Ideal Gas Law using Carbon Dioxide Mark as Favorite (4 Favorites)
In this demonstration, students observe dry ice sublime while the CO2 gas fills a balloon. They then calculate the moles and volume of CO2 produced.
By the end of this lesson, students should be able to
- calculate moles from mass.
- calculate gas volume from density.
- discuss implications of gas density.
- describe phase changes of CO2.
- use gas laws to calculate moles and volume.
- convert between Celsius and Kelvin.
This lesson supports students’ understanding of
- Gas laws
- Ideal gas
Teacher Preparation: 10 minutes
Lesson: 30 minutes
For each group:
- Erlenmeyer flask
- Meter stick
- Dry ice
- Crucible tongs
- Always wear safety goggles when handling chemicals in the lab.
- Dry ice is very cold and can cause skin to freeze. Wear gloves and handle with tongs.
Depending on the difficulty level you want, you could have students work through the calculations on their own, or they could work through them as a class.
For the Student
- Flush flask with CO2 by placing a small piece of dry ice in the flask. Place a balloon over the neck of the flask to allow it to stretch with the sublimed CO2 .
- Remove the balloon. Find the mass of the flask, balloon, and CO2. At this point, the balloon will still have some air in it, since the CO2 displaced the air that was in the flask.
- Add another piece of CO2 to the flask. Quickly replace the balloon on the neck of the the flask. Measure the mass of the system quickly.
- Allow to sublime. Make sure flask is at room temperature and dry on the outside.
- Measure the circumference of the balloon with a piece of string. This balloon should now be filled with mostly CO2. Measure the length of the string in cm. Calculate volume (cm3) and convert to liters.
- Repeat with a second piece of dry ice.
This activity can be adapted at several levels. The geometry is relevant for middle school and above. The chemistry is a phase change between the solid and gas phases of CO2. Moles of gas can be calculated from the mass and volume can then be calculated from density. The gas law calculations can be done from either moles to volume or volume to moles, depending on where the teacher wants to put the emphasis. Volume must be converted from cm3 to L. Temperature must be converted to Kelvin.
CO2. is obtainable in the solid state. It rapidly sublimes at room temperature. The density of the gas makes it easy to contain and work with. Assuming STP, the density of CO2 can be calculated as 44 g /22.4 L or 1.80 g/L. This is denser than air, allowing for use of an Erlenmeyer flask to contain the experiment.
The first step allows for the measurement of the mass of the system. This includes the Erlenmeyer flask and the balloon. I have found 250-mL Erlenmeyer flasks and 12” helium quality balloons work very well. The next step is to fill the flask with CO2 so that the measurements of the sublimed CO2 in the balloon are consistent. A piece of dry ice (solid CO2), about 10 cm2 is added to the flask. (Crucible tongs work well to break apart the dry ice into appropriately sized pieces and place into the flask.) As the CO2 sublimes, the air in the flask is pushed out by the denser CO2, leaving the flask filled with only CO2..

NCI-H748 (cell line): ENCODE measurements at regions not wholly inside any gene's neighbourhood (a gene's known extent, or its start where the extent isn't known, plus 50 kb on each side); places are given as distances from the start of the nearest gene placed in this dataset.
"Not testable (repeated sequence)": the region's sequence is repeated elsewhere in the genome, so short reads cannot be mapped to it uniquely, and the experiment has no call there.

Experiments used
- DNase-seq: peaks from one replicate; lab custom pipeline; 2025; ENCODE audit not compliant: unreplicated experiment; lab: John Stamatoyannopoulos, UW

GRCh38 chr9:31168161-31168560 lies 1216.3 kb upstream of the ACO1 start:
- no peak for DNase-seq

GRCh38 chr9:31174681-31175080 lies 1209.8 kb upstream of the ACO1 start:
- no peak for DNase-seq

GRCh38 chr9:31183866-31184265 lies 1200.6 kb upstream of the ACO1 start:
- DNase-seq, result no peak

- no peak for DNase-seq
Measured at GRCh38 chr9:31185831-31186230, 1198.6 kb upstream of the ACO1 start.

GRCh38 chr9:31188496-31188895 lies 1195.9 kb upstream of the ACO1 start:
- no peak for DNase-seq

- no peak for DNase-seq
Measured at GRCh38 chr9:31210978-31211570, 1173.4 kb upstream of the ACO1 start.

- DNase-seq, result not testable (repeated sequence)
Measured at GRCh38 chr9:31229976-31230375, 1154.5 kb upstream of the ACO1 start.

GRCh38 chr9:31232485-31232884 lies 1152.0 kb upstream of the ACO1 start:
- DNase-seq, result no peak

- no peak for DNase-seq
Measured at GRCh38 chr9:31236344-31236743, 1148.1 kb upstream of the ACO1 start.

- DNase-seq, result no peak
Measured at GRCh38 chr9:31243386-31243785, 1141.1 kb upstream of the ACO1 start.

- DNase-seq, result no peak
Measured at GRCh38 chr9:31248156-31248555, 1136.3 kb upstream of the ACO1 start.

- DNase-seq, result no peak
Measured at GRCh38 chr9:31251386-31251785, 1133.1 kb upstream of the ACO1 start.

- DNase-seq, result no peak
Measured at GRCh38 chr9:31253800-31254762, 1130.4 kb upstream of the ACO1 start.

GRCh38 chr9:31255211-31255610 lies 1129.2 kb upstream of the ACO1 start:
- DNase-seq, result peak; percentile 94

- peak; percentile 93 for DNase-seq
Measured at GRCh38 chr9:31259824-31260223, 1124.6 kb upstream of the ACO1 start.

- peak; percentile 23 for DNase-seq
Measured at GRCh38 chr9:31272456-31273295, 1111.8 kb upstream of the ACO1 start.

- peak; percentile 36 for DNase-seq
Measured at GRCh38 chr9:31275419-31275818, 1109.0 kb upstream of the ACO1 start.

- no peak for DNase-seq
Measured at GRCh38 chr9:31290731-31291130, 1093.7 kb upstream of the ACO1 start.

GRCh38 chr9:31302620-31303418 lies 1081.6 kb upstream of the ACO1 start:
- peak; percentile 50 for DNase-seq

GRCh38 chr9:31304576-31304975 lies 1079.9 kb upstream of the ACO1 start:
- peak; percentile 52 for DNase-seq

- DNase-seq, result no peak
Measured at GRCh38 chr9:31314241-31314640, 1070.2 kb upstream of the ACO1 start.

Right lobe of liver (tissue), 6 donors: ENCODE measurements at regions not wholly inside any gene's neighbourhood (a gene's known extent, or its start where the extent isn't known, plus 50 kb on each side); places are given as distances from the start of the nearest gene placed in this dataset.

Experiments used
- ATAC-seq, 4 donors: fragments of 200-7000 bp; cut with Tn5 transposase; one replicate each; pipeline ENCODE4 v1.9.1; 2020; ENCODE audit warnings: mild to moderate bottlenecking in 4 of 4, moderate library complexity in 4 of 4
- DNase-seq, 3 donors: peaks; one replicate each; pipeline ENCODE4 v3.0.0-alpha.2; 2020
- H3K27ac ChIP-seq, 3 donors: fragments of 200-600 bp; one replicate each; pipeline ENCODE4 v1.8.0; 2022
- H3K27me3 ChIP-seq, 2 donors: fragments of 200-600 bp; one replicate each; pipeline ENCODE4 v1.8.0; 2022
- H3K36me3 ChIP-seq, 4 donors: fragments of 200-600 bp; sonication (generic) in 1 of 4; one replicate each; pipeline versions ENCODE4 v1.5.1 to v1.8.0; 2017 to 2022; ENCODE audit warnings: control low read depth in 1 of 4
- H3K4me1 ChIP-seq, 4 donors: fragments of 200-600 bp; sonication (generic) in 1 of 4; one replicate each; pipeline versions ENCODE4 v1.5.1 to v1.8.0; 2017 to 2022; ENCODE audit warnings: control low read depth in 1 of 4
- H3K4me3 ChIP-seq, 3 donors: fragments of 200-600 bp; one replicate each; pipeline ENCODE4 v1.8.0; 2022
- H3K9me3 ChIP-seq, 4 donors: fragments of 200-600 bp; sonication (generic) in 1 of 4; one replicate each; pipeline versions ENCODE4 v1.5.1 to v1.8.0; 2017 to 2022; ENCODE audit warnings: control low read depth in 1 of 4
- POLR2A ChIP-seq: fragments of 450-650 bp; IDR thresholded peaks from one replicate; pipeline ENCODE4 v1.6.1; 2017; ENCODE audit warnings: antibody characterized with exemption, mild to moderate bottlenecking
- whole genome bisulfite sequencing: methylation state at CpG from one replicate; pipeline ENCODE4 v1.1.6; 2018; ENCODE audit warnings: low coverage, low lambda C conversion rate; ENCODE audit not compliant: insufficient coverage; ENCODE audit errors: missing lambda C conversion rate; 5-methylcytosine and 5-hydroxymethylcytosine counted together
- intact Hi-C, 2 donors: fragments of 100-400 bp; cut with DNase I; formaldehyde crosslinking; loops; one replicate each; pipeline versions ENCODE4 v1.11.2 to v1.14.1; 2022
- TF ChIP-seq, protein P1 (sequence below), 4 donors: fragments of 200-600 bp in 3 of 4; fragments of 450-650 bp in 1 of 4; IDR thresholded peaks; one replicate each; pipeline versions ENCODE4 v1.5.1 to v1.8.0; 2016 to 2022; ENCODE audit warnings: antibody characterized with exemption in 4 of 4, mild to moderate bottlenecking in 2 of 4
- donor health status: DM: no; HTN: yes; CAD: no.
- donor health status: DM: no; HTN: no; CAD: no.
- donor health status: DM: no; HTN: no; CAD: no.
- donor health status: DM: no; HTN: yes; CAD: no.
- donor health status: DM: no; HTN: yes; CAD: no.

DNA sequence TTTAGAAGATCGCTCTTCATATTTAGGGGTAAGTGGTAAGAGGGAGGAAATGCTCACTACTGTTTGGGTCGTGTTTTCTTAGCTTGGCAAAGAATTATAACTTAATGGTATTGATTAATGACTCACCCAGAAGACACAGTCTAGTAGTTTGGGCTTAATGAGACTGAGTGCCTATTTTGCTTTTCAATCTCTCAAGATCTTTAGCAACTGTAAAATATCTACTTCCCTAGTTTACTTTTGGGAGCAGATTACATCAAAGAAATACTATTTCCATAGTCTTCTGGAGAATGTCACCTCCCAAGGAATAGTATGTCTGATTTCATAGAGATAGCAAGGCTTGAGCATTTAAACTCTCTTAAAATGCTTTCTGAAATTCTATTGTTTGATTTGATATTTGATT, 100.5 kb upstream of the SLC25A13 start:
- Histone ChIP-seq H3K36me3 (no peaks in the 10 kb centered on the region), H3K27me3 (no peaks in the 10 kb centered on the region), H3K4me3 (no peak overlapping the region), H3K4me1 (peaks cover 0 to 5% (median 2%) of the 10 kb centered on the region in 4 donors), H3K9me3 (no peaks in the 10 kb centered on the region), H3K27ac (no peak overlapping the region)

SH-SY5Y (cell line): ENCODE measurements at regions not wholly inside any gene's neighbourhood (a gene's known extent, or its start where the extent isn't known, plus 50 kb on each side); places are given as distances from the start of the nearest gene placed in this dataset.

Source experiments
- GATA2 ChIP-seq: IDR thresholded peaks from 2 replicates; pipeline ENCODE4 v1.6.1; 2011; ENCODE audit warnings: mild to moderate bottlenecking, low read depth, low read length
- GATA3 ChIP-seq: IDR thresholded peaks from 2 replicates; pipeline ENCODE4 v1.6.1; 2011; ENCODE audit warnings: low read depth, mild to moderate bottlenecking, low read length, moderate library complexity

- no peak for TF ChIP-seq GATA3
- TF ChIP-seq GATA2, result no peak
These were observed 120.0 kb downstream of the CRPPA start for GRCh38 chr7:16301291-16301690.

Without tipping the flask, another piece of dry ice is added to the flask and the neck of the balloon quickly placed over the mouth of the flask. The CO2 with fill the balloon as it changes state. Because the flask was already filled with CO2, it can be assumed that the volume of the balloon, when all the dry ice is sublimed, is due to the measured piece of dry ice. This first filling of the balloon is not used for calculations. It allows the balloon to stretch to enable further repetitions.
Repeat the process by removing the balloon and adding another piece of dry ice. Measure the mass of the system with the CO2 quickly before the CO2 has a chance to warm. Allow the dry ice to sublime completely. Do not make volume measurements until the dry ice is gone and the flask warmed to room temperature. This can be done carefully with your gloved hands. Without warming, ice will condense on the outside of the flask and interfere with final volume and add mass to the flask.
The volume of the balloon is calculated by measuring its circumference. This is done with string, which can be measured with a meter stick. The radius can be calculated by solving for r in the equation: C = 2 π r, r = C/2π.
Using the equation for the volume of a circle, V= 4/3 п r3 , volume is then calculated using the value of r derived from the circumference measurement.
Gas law calculations can be done using either the number of moles from the initial mass calculation and solving for volume or by using the volume calculations and solving for number of moles. The pressure can be obtained from a barometer, assuming atmospheric pressure to be equal to the pressure inside the balloon. Temperature needs to be changed to Kelvin.
PV = nRT V = nRT/P n = PV/RT
I have found the three volumes to compare pretty well if all the measurements are done carefully.
For lower-level chemistry, the initial mass to moles to volume from density is a challenge. The academic classes take it to the circumference measurements and honors level classes can do all the calculations and put it together in lab report format.
Demonstration of Ideal Gas Law
- Mass of CO2 ____________________________
convert the mass of CO2 to moles:
- Determine the volume of CO2 from mass using the following equation
V = m/D ________________________________
(density of CO2 is about 1.80 at 25 °C)
- Calculate the volume of the blloon from the balloon’s circumference:
C = 2 п r r = ____________________________
V= 4/3 п r3 V = ____________________________
- Calculate volume from the ideal gas law PV = nRT
P ~ 101kPa or look up the atmospheric pressure for greater accuracy
n = calculated value from step 1
T = room temperature
R = given